No wonder young Canadians feel left out of the electoral process.

What’s more, Yukon youth in rural communities face unique barriers. Many rural youth who come to Whitehorse for high school leave their families for the school year.

According to Elections Canada, family influence is one of the greatest factors that can encourage or prohibit youth from voting. Rural Yukon youth are more likely to be isolated from their families at an age when it’s critical for them to become educated in civic issues if they are to vote in the future. The Yukon’s high school curriculum isn’t doing enough to fill this gap.

Yet these staggering barriers aren’t campaign issues. It’s not surprising when you consider that politicians have yet to ask youth about issues that matter to them.

When politicians campaign, they’re more likely to knock on the door of a veteran voter than to go after new voters. Pollsters and parties call landlines to chat with prospective voters. Do you know any young people with a landline?

During the last federal election in 2011, BYTE’s Yukon Youth Want campaign identified environmental protection, accessible education, affordable housing, better healthcare, and funding for the arts as issues that mattered to Yukon youth.

At BYTE’s annual Leaders In Training Conference, we asked rural high school-aged youth what matters to them. They told us they wanted more recreation facilities, improved youth centres and better access to education in the Yukon’s rural and First Nations communities.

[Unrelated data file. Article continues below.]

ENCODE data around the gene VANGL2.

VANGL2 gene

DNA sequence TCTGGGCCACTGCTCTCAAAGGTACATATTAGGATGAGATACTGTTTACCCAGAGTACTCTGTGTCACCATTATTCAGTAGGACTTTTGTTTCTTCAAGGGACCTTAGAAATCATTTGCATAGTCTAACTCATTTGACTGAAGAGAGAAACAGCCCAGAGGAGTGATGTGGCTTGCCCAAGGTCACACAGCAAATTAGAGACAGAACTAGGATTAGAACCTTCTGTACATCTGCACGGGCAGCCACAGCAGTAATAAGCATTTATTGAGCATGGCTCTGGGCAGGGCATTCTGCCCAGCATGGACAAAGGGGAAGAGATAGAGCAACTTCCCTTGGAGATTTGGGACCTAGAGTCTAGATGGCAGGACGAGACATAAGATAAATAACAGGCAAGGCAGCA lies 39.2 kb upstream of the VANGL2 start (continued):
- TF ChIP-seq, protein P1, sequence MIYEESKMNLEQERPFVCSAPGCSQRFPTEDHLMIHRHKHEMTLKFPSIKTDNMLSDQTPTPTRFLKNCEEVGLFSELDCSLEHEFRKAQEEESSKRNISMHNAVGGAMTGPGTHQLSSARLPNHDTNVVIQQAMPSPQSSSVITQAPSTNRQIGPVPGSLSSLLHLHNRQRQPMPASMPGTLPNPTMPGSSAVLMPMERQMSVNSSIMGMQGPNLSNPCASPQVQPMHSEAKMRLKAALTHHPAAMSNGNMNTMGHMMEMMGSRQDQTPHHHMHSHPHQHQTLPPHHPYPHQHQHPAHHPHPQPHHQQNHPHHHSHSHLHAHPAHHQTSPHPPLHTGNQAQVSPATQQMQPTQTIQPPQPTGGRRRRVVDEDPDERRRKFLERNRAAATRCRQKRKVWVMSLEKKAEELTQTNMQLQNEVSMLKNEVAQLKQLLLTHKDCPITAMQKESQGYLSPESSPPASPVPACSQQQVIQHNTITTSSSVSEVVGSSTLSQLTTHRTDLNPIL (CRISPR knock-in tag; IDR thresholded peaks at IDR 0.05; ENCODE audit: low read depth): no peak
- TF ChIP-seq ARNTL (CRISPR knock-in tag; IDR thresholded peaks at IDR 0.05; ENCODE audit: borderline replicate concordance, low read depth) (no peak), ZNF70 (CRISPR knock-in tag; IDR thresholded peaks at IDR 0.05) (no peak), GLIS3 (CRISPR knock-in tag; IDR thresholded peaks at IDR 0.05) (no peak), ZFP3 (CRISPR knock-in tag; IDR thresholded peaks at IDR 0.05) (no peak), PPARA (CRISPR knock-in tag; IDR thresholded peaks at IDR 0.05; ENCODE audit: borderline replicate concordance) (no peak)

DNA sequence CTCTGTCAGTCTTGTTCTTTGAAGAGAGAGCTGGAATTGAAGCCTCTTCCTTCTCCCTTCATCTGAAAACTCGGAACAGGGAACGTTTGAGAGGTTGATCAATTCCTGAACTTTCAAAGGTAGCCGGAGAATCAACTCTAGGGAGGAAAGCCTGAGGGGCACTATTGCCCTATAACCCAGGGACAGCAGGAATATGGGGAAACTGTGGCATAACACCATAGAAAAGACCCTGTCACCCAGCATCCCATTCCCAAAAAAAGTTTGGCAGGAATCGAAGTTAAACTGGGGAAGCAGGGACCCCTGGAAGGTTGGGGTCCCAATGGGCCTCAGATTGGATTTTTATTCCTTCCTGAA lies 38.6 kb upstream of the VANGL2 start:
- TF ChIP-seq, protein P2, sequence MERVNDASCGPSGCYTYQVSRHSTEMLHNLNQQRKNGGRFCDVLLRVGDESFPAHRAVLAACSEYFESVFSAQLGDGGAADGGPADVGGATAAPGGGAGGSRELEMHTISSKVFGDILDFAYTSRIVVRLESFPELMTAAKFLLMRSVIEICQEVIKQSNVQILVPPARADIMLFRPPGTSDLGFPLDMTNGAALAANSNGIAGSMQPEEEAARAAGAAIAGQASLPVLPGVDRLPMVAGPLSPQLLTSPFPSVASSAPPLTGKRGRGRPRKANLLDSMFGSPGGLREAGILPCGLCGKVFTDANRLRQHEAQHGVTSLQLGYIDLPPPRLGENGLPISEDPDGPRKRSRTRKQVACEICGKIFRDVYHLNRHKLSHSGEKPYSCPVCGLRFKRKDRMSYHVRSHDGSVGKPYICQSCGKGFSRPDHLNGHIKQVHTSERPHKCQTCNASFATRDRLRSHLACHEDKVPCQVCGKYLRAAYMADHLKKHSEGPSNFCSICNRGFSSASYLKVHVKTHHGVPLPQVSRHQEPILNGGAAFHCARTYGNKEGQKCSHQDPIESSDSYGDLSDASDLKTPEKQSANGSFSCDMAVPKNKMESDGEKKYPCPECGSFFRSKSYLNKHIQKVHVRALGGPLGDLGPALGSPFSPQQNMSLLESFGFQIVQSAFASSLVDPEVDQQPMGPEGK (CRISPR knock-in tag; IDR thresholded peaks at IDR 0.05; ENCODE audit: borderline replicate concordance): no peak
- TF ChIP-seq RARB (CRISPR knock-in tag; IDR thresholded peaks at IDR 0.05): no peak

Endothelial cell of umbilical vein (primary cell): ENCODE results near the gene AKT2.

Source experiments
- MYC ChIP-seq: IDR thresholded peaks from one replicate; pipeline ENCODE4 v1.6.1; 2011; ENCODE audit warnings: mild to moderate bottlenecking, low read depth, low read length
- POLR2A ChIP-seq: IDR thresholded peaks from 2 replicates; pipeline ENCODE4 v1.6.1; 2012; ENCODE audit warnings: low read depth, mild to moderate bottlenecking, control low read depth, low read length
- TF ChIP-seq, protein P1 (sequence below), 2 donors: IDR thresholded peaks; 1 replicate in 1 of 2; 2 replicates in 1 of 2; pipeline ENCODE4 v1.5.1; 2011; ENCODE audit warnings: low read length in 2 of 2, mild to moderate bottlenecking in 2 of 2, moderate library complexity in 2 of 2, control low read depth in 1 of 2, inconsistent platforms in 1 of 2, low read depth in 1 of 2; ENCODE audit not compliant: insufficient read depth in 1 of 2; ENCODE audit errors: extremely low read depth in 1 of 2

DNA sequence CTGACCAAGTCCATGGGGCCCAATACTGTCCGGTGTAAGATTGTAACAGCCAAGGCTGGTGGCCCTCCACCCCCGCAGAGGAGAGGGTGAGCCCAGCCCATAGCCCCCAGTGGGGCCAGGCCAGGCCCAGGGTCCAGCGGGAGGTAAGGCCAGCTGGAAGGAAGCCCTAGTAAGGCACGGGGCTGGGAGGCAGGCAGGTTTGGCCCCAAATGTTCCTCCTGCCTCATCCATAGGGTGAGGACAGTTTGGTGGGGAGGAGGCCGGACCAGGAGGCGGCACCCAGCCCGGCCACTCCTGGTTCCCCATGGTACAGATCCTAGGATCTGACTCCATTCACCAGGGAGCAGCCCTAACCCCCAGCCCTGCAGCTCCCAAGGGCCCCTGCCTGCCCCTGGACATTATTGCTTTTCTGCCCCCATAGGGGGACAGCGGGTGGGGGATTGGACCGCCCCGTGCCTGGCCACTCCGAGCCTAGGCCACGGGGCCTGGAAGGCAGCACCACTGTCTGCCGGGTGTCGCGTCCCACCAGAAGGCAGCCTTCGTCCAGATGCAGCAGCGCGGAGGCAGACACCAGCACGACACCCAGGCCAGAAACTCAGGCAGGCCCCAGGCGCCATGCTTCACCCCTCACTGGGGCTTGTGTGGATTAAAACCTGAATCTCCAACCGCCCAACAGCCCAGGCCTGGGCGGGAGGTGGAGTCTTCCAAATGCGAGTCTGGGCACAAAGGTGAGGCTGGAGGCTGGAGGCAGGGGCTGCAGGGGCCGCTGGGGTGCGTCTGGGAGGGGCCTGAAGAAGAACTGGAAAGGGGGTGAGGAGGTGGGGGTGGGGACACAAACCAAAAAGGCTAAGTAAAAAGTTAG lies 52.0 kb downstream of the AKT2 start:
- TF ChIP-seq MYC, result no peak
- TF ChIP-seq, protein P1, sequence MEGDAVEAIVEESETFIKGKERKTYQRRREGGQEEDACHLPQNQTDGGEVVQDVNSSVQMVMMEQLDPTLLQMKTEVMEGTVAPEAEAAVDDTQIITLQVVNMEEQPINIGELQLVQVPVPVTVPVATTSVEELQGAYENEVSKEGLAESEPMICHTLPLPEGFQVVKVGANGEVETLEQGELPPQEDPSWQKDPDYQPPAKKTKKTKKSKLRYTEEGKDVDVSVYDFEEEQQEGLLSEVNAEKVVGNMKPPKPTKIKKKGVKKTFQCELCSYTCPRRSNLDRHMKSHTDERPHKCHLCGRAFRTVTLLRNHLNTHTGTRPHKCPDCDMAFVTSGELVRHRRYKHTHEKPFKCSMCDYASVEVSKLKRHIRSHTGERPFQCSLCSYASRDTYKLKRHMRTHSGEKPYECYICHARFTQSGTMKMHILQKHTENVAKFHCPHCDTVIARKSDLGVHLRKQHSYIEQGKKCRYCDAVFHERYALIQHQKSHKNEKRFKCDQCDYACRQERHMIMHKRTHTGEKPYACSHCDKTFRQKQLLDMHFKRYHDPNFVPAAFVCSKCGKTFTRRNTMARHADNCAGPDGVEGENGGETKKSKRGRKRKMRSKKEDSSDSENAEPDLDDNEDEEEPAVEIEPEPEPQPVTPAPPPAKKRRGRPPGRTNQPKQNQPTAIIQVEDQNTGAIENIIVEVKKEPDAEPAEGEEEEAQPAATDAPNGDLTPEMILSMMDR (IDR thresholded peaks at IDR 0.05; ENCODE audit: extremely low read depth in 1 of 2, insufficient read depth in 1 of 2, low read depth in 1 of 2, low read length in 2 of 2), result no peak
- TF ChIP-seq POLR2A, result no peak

Just because youth aren’t voting doesn’t mean they’re disengaged.

All youth can identify issues they care about. But we can’t expect young people to show up at the polls if these issues aren’t represented in federal campaigns.

The good news is this: We have a small population and this year’s federal candidates can easily make themselves visible to the territory’s young people – especially if they visit the communities and make use of online platforms.

But if politicians refuse to step up and include youth issues in their campaigns, we’re going to continue to have a disenfranchised young population and a federal government that doesn’t truly represent the country.

According to a recent CBC article, the North’s vote could matter more than usual due to an extremely tight three-way race indicated by polls down south. In the Yukon, where the population of people aged 20-29 represents the second biggest demographic in the territory, the youth vote matters more than ever.

So, federal candidates, here’s the challenge: include youth issues in your campaigns. Talk to young people. And don’t underestimate their ability to vote.

Don’t know where to start? Contact BYTE – we’re happy to help.

Kara Johancsik works for BYTE – Empowering Youth, a Yukon-based non-profit that focuses on youth workshops and programming across the territory.